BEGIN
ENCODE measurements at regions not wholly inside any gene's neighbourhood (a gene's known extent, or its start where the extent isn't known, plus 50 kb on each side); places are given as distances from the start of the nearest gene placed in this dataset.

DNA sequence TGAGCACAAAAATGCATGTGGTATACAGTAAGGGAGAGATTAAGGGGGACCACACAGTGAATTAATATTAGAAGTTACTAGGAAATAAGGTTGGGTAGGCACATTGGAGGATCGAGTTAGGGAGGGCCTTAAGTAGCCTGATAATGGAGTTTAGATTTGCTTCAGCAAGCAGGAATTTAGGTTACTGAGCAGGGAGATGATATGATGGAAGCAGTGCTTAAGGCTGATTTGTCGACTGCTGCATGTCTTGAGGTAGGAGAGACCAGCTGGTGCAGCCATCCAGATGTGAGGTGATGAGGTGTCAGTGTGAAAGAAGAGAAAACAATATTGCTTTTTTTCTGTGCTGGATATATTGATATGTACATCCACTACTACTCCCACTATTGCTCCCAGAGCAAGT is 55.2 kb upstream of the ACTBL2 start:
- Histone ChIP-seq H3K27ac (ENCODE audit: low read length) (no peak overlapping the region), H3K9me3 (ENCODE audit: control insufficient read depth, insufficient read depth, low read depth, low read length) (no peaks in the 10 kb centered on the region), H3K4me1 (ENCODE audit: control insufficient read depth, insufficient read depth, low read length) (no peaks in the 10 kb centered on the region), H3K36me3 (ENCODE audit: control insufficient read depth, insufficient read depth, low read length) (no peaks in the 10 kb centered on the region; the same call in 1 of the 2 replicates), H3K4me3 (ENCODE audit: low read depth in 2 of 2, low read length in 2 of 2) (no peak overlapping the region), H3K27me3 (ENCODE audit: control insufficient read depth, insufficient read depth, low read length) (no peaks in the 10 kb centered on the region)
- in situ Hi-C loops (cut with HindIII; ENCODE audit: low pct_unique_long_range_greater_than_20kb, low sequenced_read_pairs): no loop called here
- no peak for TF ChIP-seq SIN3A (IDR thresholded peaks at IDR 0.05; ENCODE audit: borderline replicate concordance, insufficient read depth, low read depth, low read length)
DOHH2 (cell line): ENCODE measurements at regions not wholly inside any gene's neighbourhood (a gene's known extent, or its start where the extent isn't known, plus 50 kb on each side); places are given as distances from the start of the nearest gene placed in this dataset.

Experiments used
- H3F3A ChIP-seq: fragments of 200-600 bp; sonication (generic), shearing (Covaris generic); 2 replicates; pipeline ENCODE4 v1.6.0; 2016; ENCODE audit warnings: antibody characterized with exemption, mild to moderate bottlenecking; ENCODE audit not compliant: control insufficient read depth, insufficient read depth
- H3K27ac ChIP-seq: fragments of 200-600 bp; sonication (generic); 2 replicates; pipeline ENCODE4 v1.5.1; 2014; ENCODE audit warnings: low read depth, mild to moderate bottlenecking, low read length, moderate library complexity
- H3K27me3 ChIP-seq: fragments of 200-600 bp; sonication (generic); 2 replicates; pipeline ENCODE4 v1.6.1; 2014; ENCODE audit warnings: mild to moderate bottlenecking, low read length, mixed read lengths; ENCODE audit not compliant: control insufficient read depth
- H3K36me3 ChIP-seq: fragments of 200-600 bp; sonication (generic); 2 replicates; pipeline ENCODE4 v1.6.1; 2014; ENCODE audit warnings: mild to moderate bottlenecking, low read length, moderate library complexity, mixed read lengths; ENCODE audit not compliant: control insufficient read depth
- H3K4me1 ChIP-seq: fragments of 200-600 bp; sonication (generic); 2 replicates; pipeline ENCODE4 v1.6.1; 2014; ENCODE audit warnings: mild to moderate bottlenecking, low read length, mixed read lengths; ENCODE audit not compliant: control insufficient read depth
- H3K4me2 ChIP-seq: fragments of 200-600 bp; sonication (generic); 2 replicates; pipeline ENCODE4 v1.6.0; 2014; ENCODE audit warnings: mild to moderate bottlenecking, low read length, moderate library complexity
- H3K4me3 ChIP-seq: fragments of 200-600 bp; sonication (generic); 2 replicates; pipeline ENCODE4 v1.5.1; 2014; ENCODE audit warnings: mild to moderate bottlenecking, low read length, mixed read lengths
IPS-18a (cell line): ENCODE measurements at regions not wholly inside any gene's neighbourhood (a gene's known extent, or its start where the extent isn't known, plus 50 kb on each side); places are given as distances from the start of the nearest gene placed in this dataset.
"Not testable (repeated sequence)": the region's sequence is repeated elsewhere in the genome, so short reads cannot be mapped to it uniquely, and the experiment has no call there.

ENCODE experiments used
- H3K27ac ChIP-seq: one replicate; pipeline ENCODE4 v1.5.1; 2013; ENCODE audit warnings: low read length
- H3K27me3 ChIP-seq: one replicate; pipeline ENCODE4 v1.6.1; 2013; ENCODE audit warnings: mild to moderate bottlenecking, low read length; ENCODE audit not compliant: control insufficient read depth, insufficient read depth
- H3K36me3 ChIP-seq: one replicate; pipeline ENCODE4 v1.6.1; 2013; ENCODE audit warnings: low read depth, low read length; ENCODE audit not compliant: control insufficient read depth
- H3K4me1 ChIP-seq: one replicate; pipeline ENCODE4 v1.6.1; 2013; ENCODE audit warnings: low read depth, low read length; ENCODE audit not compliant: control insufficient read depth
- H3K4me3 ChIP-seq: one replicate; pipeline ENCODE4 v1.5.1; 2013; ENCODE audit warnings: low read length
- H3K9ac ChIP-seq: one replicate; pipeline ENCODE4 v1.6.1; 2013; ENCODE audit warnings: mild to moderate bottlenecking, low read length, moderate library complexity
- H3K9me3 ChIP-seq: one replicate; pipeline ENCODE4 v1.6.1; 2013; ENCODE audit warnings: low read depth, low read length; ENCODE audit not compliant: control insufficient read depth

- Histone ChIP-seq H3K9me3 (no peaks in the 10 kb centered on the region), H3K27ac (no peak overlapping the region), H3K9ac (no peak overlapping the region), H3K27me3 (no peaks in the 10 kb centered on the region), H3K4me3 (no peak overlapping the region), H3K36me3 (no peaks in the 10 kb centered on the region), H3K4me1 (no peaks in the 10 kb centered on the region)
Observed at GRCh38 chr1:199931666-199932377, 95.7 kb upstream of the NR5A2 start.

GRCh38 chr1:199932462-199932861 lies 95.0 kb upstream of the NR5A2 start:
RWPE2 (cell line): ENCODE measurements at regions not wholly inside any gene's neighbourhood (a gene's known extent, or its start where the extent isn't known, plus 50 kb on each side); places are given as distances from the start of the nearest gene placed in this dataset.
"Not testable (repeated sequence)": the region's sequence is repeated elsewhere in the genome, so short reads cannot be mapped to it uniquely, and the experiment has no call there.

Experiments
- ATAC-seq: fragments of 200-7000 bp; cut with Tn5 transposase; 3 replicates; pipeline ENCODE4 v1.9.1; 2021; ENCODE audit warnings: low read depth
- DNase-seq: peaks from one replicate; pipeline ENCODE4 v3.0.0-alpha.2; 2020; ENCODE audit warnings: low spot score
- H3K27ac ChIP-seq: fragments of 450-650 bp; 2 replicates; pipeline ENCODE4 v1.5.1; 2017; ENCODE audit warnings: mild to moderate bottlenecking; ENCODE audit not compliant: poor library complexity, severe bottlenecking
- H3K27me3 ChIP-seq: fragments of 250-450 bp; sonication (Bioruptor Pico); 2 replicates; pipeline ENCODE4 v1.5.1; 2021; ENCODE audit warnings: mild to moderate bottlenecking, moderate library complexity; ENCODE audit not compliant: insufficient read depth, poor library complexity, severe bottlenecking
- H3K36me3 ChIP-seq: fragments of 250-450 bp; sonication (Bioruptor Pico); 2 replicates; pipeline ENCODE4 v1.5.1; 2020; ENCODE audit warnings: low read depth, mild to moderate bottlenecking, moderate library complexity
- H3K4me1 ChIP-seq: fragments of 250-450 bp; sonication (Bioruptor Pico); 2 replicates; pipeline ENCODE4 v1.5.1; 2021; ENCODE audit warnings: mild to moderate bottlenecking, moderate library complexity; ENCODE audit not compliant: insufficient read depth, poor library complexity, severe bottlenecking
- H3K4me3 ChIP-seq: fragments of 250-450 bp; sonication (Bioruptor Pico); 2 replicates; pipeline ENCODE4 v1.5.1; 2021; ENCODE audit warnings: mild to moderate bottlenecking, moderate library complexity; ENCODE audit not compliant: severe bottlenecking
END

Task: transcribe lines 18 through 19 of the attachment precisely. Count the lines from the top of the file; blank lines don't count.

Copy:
- H3K27ac ChIP-seq: one replicate; pipeline ENCODE4 v1.5.1; 2013; ENCODE audit warnings: low read length
- H3K27me3 ChIP-seq: one replicate; pipeline ENCODE4 v1.6.1; 2013; ENCODE audit warnings: mild to moderate bottlenecking, low read length; ENCODE audit not compliant: control insufficient read depth, insufficient read depth